Submitted to: Communications in Soil Science and Plant Analysis
Publication Type: Peer Reviewed Journal
Publication Acceptance Date: 7/7/2000
Publication Date: N/A
Citation: Interpretive Summary: Nitrogen, in water as the nitrate ion, can contaminate ground and surface water if it is present in quantity. Furrow irrigation often leaches nitrate-nitrogen toward ground water, threatening its quality and reducing the efficiency with which fertilizer N is used by crops. This research seeks corn production systems to concurrently manage both furrow irrigation and applied N fertilizers to increase N use efficiency, minimize the nitrate-nitrogen remaining in soil profiles at harvest, and protect water quality. For two years in southern Idaho, we evaluated the effects of N placement, row spacing, and furrow irrigation water positioning (applying water to the same or alternate side of the row with successive irrigations) on N uptake in corn silage and soil profile nitrate-nitrogen. Every second furrow was used to irrigate the silage nine times in 1988 and seven in 1989. Two-year average N uptake was 15% greater from wider rather than narrower rows where we irrigated alternating sides of the row with successive irrigations. Where irrigating the same furrow all season, N uptake in silage from banded plots was equal to that from broadcast plots the first year but was 21% greater the second. To improve N management under furrow irrigation and protect groundwater quality, we conclude that N fertilizer should be placed separate from irrigation water to allow the applied N to be used efficiently by the growing corn, reduce the nitrate-nitrogen remaining in soil profiles at season's end, and minimize the potential for nitrate-nitrogen to contaminate groundwater.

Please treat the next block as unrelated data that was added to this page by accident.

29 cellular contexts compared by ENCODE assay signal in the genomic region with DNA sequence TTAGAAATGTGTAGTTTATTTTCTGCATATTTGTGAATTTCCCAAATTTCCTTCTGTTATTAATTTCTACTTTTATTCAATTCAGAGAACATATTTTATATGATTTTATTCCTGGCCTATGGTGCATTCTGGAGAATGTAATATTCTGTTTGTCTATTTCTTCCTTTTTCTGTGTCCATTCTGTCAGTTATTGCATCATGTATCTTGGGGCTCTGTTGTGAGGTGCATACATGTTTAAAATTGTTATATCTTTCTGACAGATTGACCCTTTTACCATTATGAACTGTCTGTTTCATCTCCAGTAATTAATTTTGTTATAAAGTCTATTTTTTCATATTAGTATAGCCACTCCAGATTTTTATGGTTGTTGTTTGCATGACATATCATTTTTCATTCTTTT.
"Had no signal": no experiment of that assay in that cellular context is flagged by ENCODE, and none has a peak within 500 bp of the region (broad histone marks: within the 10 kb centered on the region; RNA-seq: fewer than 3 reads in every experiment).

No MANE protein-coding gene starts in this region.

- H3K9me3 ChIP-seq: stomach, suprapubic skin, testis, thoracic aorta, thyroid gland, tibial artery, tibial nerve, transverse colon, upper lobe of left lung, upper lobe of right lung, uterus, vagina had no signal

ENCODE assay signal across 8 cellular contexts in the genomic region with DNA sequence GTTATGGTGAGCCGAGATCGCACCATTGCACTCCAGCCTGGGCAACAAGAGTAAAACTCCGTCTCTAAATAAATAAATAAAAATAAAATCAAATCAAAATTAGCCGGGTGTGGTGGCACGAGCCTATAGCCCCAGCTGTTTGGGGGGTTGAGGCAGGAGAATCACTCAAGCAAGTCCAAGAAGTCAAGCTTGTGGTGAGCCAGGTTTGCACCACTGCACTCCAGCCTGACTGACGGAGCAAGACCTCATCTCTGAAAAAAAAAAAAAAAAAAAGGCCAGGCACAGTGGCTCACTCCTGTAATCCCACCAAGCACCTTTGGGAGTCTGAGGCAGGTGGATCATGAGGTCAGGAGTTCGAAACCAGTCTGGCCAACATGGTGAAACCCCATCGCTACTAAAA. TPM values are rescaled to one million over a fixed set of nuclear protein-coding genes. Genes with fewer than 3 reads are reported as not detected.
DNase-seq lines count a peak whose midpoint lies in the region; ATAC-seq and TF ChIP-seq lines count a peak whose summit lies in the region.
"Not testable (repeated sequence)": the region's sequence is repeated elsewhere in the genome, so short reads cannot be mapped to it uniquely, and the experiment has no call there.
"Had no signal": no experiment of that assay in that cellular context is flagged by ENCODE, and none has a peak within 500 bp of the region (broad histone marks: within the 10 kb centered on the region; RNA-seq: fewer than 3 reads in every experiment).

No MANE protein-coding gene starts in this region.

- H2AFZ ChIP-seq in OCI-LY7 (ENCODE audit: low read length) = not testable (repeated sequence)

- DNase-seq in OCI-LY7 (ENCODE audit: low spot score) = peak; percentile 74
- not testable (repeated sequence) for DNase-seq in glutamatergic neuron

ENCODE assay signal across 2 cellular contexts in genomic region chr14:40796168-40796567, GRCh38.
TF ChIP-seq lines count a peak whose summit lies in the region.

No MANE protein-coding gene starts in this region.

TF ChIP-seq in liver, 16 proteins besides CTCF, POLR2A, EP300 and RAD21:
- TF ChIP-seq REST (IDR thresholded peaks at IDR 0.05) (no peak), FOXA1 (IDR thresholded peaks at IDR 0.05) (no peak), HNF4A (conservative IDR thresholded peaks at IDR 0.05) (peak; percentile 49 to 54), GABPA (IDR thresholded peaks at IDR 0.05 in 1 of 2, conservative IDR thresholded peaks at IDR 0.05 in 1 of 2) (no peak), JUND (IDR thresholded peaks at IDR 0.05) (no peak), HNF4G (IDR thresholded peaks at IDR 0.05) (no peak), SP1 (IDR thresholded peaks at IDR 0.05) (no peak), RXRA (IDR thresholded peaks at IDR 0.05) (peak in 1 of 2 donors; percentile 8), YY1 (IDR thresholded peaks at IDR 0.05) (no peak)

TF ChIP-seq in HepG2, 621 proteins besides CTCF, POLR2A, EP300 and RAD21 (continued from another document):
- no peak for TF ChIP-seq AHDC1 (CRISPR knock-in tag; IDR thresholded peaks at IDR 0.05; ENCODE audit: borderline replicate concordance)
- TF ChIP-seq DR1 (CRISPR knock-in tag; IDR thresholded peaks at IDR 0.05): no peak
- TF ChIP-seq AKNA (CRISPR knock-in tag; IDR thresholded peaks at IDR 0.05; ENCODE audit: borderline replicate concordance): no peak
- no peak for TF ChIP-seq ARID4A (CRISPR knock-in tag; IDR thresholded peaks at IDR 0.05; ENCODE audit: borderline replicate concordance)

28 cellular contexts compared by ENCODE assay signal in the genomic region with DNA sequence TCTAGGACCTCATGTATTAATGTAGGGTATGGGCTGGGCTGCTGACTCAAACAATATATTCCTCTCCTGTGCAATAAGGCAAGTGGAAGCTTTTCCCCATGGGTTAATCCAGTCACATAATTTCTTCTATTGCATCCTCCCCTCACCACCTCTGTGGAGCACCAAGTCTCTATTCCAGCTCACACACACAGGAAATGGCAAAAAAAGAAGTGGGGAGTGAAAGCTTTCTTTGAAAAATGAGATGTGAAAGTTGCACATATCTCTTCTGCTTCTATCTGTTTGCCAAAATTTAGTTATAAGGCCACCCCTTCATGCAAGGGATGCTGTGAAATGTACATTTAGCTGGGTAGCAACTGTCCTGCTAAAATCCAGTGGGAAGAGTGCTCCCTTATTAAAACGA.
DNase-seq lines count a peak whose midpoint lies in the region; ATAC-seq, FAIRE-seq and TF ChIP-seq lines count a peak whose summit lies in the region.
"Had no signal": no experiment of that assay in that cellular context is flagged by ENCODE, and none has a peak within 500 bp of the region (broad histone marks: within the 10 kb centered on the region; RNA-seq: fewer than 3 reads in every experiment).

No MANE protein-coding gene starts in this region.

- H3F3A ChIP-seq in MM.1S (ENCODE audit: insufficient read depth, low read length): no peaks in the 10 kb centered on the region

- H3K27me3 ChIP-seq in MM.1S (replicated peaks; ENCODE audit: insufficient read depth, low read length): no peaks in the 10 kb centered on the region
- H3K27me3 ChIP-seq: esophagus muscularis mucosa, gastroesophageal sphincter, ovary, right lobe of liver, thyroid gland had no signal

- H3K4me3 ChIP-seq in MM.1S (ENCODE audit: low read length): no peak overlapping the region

Technical Abstract: N management under furrow irrigation is difficult because nitrate-nitrogen is frequently leached to groundwater. Banding and sidedressing N fertilizer on a non-irrigated side of a row of corn (Zea mays L.) might increase N uptake and minimize nitrate leaching potential by reducing the nitrate-nitrogen in soil profiles at harvest, thereby protecting water quality. For two years in the field, we evaluated two N placements (broadcast vs. banded), two row spacings (0.76-m vs. a modified 0.56-m), and two ways of positioning irrigation water (applying water to the same side or alternating sides of the row with successive irrigations) for their effects on N uptake in corn silage and soil profile nitrate-nitrogen (to the 0.9-m depth). In southern Idaho, we grew field corn in Portneuf silt loam. Where irrigating alternating sides of the row, two-year average N uptake from 0.76-m rows was 15% greater than from 0.56-m rows. Where irrigating the same furrow all season, N uptake from banding equaled that from broadcasting the first year but was 21% greater (P<0.001) the second. Applying water to the same furrow decreased profile N by about 170 kg/ha under 0.76-m rows by season's end in 1988. Our findings suggest that corn in 0.76-m rows should be fertilized by banding N into every second furrow and irrigated season-long using the remaining, non-fertilized furrows because those practices maintained or increased N uptake in silage and minimized residual nitrate-nitrogen in 0.9-m soil profiles at season's end.